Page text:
The recovery that started in 1998 is maturing and growth prospects over the medium term remain positive. But the longer-term prospects of the Cyprus economy remain interlinked with policies aimed at reversing the decline in competitiveness, upgrading the tourist product, and promoting broad market liberalization. Improvements in these areas in recent years should not divert the focus of economic policy. The persisting institutional rigidities will not help the economy sustain higher growth over the longer term.
Following a year of rapid growth in 1999 and unprecedented activity in the Cyprus Stock Exchange, excesses were unavoidable. A correction was thus necessary in order to bring stock prices back in line with their underlying fundamentals and sustainable growth prospects. The downward trend of the general index that characterized much of December and which continued into January-March 2000, carried precisely that stigma: corrections of the excesses of a long and sustained upward trend.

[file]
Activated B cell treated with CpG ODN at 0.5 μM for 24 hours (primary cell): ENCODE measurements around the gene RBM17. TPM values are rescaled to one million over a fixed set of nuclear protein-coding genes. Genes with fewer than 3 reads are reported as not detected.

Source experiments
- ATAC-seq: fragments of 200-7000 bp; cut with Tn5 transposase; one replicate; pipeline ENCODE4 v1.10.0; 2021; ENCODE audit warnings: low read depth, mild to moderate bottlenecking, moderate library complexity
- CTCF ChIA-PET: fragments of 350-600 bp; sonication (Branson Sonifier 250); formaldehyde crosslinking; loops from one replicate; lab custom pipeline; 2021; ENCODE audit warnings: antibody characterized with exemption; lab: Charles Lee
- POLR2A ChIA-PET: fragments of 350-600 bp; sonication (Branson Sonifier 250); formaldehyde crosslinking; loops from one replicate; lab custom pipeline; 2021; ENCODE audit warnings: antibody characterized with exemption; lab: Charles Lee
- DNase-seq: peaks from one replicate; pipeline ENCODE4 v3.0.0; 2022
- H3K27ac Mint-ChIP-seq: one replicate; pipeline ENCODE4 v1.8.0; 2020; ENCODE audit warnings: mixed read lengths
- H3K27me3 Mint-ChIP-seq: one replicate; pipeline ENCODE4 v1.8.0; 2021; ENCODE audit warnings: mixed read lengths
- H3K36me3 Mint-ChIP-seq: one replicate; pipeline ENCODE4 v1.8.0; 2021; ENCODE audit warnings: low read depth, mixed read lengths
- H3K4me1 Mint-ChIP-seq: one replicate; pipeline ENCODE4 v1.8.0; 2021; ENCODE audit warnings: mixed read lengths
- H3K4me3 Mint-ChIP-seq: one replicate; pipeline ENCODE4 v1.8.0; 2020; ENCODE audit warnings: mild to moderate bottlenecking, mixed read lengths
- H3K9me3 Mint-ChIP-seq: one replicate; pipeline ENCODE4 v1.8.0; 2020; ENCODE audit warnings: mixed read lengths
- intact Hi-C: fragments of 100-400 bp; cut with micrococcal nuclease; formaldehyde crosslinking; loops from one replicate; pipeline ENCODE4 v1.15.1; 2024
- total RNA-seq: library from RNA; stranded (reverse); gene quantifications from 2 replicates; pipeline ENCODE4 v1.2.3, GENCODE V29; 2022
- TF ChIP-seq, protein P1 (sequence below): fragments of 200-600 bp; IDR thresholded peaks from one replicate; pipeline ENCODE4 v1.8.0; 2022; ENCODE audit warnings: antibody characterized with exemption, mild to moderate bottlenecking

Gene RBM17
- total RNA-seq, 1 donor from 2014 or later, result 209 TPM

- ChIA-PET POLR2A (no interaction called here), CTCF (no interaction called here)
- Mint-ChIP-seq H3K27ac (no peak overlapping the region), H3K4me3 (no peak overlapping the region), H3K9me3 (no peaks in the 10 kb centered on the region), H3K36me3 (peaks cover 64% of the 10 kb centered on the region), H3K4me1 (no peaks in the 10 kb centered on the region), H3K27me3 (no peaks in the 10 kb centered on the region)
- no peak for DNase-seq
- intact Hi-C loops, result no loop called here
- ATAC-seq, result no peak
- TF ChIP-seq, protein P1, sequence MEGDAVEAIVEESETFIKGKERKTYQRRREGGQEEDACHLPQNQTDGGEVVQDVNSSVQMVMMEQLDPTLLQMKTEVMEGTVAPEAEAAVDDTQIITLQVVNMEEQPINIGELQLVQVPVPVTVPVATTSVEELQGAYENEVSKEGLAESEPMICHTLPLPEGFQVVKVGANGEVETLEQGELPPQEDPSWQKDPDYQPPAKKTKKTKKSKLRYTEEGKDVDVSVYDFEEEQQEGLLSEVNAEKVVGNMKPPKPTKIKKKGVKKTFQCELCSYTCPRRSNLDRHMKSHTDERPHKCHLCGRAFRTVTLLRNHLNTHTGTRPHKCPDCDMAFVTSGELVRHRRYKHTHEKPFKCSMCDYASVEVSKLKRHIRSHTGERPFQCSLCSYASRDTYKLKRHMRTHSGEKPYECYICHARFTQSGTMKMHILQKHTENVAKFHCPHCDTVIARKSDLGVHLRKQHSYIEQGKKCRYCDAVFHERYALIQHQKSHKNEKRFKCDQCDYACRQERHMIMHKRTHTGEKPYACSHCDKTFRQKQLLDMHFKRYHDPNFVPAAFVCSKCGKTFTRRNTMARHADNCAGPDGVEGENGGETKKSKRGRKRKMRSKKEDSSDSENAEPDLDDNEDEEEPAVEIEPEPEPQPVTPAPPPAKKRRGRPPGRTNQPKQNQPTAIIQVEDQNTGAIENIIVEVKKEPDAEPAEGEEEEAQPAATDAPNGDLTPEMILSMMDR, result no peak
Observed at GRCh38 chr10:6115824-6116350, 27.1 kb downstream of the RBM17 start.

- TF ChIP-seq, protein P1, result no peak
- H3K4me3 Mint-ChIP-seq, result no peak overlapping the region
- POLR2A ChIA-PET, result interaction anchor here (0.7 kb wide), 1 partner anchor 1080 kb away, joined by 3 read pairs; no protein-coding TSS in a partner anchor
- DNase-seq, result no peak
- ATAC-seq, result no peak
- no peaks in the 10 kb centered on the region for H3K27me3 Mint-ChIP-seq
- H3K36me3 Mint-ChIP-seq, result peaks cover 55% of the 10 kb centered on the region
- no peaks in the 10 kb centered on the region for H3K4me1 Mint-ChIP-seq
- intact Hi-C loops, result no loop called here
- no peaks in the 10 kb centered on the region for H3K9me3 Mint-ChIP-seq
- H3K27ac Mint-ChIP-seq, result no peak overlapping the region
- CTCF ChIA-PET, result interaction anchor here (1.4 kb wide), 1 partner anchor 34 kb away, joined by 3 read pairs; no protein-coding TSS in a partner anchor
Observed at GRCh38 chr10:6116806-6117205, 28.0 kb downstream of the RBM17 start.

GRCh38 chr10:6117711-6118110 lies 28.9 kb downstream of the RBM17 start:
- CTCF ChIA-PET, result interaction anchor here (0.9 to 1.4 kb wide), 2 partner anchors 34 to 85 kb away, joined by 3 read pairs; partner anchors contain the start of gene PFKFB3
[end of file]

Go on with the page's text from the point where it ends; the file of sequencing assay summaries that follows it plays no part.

The prospects for the remainder of 2000 will depend on a variety of interrelated factors: the economic environment, political developments, corporate restructuring and continued liberalization. Measures to liberalize the economy will continue to intensify the competitive pressures in the domestic market forcing upon the corporate sector a fundamental restructuring of the productive base and strategic reorientation. The realities of acute competition and market liberalization create a new corporate culture, which sets shareholder value at its core. Thus the economy is likely to witness an aura for mergers and takeovers and an increasing interest to expand overseas, mainly in Greece. By Ioannis Tirkides, Head Research, Laiki Investments.